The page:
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dc.contributor.authorTailby, Chris-
dc.contributor.authorKowalczyk, Magdalena A-
dc.contributor.authorJackson, Graeme D-
dc.identifier.citationAnnals of clinical and translational neurology 2018; 5(1): 29-40-
dc.description.abstractThe dominant model of cognitive impairment in focal epilepsy has emphasised structural bases for cognitive deficits. Current theories of cognition in the healthy brain emphasise the importance of the reweighting of brain network interactions in support of task performance. Here, we explore the hypothesis that cognitive deficits in epilepsy arise through abnormalities of dynamic functional network interactions. We studied 19 healthy controls and 37 temporal lobe epilepsy (TLE) patients, using a behavioural measure of verbal fluency (the Controlled Oral Word Association Test) and an fMRI verbal fluency paradigm (Orthographic Lexical Retrieval). Behaviourally, verbal fluency was significantly impaired in TLE. Psychophysiological interaction analyses of the fMRI data, which capture state-dependent changes in network connectivity, revealed reduced task-dependent modulations of connectivity from left superior medial frontal cortex to left middle frontal gyrus in TLE patients. Individual differences in verbal fluency among TLE cases was correlated with task-dependent changes in connectivity from left posterior cingulate to left superior medial frontal cortex, and from left superior medial frontal cortex to a range of right predominant brain areas. These data reveal that the typical pattern of task-driven shifts in network connectivity is not observed in TLE. Our observations go beyond simple structure-function associations and suggest that failure of network flexibility can be an important contributor to cognitive impairment in epilepsy.-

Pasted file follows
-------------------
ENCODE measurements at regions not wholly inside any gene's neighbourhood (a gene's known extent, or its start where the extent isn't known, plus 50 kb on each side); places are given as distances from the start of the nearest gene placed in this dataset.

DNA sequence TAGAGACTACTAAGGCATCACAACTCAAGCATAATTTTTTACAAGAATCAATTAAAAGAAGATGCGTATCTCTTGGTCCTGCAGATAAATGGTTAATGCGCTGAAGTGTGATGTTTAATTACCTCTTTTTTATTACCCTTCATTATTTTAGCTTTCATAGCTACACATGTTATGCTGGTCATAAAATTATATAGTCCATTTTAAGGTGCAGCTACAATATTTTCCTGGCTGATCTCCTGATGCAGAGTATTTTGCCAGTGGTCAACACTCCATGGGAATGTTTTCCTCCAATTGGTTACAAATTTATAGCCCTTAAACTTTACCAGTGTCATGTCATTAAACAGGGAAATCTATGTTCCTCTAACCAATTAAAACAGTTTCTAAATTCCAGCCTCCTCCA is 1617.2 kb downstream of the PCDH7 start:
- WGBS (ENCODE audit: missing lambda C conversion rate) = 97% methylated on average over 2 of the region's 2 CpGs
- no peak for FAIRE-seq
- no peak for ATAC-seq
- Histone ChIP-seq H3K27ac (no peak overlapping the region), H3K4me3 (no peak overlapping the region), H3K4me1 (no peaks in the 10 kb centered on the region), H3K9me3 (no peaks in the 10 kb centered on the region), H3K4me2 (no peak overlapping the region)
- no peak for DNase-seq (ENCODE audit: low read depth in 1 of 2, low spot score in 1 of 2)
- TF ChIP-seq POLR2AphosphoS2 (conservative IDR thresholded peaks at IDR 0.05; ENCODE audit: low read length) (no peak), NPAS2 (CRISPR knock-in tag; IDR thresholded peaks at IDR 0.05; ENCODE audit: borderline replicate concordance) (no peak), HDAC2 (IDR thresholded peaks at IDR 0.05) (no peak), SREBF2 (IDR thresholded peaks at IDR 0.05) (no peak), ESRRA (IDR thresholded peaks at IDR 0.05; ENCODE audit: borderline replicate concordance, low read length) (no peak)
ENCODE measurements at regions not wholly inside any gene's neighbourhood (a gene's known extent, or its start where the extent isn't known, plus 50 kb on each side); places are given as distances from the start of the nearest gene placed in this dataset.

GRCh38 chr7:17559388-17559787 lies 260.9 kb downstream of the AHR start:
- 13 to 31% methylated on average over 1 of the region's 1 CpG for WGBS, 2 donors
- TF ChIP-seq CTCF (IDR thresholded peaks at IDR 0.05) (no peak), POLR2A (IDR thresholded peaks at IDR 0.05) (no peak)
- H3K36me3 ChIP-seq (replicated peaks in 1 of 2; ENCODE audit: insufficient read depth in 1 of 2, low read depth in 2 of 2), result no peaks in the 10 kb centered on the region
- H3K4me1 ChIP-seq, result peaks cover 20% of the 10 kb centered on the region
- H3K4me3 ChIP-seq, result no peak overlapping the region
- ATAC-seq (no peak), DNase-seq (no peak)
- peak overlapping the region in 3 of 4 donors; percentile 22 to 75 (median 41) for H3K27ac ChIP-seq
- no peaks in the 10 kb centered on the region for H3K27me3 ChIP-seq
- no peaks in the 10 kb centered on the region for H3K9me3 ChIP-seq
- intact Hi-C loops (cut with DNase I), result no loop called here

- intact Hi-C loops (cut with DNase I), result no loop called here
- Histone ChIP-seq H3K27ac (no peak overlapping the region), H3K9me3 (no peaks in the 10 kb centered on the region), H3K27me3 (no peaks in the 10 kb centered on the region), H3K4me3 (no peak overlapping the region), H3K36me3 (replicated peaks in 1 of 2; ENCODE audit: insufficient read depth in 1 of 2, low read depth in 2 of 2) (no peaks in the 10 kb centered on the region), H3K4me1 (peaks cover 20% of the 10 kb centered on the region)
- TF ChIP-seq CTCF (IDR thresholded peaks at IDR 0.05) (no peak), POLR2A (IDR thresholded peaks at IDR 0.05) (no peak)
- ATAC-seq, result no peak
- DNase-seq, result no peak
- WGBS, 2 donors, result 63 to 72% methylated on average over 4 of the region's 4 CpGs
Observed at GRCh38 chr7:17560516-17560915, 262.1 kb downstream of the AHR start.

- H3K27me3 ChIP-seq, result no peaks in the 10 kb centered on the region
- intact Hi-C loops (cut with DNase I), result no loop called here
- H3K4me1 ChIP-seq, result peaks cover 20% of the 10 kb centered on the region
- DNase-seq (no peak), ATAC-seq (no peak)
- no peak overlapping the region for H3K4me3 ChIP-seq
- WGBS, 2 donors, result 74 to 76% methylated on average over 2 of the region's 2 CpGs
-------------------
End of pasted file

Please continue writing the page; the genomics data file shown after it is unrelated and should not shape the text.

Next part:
dc.titleCognitive impairment in epilepsy: the role of reduced network flexibility.-
dc.typeJournal Article-
dc.identifier.journaltitleAnnals of clinical and translational neurology-
dc.identifier.affiliationFlorey Institute of Neuroscience and Mental Health, Heidelberg, Victoria, Australia-
dc.identifier.affiliationInstitute for Social Neuroscience, Heidelberg, Victoria, Australia-
dc.identifier.affiliationAustin Health, Heidelberg, Victoria, Australia-
dc.identifier.affiliationThe University of Melbourne, Parkville, Victoria, Australia-
dc.type.austinJournal Article-
item.openairetypeJournal Article-
item.fulltextNo Fulltext-
item.cerifentitytypePublications- Neuropsychology- Florey Institute of Neuroscience and Mental Health-
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